Work is over for Sport Media major Chris Lotsbom. Now, the senior can relax and enjoy London as a civilian.
By Chris Lotsbom ’13
After meeting up, we ventured to Buckingham Palace, where the changing of the guard was underway. Seeing the procession of horses and guardsmen in their traditional red suits was pretty neat. Next we went to the Victoria and Albert Museum, which featured many pieces of fine art, including some by Raphael.
Stopping for lunch at the biggest Whole Foods in London — Kate’s favorite place on earth — I tried a traditional dish of curry. Despite its looks, it tasted very good.
To cap off the day we saw Parliament, Big Ben, the London Eye, and Westminster Abbey. The architecture of all was amazing, especially Parliament and Westminster Abbey, with its elegant carvings and sculptures covering the outside walls.
Tuesday I continued sightseeing with my friend Alex, who also goes to Ithaca College. Since he hadn’t seen the sites I saw on Monday, we made stops at many of the places mentioned above, as well as at Trafalgar Square. While in Trafalgar Square, we went to the National Gallery, which featured paintings by van Gogh, Monet, Renoir, Seurat, Cézanne, Picasso, and Gauguin.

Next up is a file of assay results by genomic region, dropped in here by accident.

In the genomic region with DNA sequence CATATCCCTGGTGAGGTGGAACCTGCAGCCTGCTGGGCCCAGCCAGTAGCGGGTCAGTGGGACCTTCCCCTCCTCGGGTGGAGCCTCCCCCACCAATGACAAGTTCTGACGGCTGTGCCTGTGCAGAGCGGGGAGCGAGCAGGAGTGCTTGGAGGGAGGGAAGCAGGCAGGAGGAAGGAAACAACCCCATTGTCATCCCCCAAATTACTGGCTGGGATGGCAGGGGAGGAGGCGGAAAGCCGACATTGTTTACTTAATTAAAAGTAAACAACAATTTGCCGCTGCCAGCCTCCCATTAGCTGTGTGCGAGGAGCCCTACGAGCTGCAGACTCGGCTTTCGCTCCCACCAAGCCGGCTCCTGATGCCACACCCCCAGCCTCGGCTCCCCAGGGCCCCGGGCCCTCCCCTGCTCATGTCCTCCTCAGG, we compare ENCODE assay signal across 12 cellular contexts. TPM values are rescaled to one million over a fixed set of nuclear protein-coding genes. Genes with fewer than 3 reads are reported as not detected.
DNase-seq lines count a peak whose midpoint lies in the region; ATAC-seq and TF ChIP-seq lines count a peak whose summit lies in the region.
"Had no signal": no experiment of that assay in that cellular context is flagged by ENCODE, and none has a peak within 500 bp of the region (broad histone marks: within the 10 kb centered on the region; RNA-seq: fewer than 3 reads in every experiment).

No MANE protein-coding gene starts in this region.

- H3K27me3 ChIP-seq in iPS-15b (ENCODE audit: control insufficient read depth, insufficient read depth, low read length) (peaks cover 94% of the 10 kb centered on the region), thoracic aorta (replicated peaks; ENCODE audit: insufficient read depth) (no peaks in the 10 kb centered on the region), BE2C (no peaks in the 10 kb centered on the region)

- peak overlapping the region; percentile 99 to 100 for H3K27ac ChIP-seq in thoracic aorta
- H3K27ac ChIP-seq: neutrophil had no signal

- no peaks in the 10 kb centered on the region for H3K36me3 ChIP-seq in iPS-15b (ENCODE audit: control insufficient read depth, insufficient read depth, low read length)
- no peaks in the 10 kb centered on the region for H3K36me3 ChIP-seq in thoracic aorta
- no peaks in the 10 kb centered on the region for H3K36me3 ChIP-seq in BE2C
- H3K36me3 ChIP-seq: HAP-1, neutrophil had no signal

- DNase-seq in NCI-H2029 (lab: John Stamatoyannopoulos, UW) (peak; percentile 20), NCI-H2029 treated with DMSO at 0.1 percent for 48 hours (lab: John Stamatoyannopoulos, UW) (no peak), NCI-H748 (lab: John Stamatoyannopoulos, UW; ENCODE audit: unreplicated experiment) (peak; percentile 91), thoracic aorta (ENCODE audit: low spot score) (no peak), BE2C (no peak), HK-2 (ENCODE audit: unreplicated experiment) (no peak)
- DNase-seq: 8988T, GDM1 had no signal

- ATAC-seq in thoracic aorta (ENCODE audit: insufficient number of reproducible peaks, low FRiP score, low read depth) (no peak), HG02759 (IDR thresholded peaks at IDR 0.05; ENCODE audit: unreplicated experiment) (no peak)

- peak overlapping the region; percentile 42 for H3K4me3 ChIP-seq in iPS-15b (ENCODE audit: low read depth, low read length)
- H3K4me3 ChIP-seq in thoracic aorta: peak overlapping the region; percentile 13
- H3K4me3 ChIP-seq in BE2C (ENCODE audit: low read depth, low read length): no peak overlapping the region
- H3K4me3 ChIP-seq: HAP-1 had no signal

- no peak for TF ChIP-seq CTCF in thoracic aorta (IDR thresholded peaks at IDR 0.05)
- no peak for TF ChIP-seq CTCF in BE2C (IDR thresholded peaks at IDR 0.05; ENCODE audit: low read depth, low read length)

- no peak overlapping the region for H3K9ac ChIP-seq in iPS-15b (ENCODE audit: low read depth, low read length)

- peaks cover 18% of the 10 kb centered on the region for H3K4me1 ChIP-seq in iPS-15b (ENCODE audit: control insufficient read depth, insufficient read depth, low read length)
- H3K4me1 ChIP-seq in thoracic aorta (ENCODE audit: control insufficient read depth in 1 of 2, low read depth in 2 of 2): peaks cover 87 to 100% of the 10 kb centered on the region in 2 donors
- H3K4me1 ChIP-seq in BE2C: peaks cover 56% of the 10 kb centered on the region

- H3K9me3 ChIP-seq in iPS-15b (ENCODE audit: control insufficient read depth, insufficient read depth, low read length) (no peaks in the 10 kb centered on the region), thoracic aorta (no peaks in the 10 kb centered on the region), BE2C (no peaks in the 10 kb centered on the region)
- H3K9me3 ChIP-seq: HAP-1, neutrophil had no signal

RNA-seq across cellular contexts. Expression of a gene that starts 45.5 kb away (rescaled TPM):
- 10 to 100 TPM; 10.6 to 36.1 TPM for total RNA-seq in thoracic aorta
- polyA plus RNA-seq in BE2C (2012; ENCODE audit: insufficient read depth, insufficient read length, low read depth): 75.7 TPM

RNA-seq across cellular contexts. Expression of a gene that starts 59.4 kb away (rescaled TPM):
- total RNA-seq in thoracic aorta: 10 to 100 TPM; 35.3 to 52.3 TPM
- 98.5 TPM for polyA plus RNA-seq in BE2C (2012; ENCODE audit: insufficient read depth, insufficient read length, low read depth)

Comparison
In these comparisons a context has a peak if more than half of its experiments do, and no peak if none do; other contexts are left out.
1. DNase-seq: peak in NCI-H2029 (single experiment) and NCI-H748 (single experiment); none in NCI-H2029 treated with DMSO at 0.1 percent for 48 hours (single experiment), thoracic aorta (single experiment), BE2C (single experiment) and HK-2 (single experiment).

My final sightseeing destination of the day was Tower Bridge. Having run by the bridge on my first night here, it was cool to see the structure in daylight, with the famous Olympic rings draped in the middle of its pillars. One thing I noticed from the bridge was just how rough and fast the River Thames is. I didn’t expect its current to be crashing up against the walls aligning the river.
Already, workers have begun to take some of the Olympic facilities down. In St. James’s Park, where the marathon and beach volleyball were located, scaffolding is being removed and the beach volleyball facility is being disassembled. But, the clock at Trafalgar Square still counts down to the Paralympic Games! The buzz of the Olympic Games may be decreasing (no more people with their faces painted or wearing their nation’s flags), but you can still sense that the city enjoyed hosting the world.
Not being removed are the large posters and advertisements highlighting some of Great Britain’s biggest and best athletes, including Mo Farah and Jessica Ennis. Here I am with the gold medalist Ennis, outside of the world famous Harrods store.
One other thing of note: Taking the Tube to all the different tourist spots, one immediately notices just how deep the underground subway system is. To get to some lines, you need to descend two escalators. During World War II, these underground stations were used as shelters from bombings the city encountered.
On Wednesday, I will be heading to Teddington, the hub of European distance running. There, many elite managers and athletes are based. I look forward to running in Bushy Park, which I hear is quite nice!
Till next time, cheers!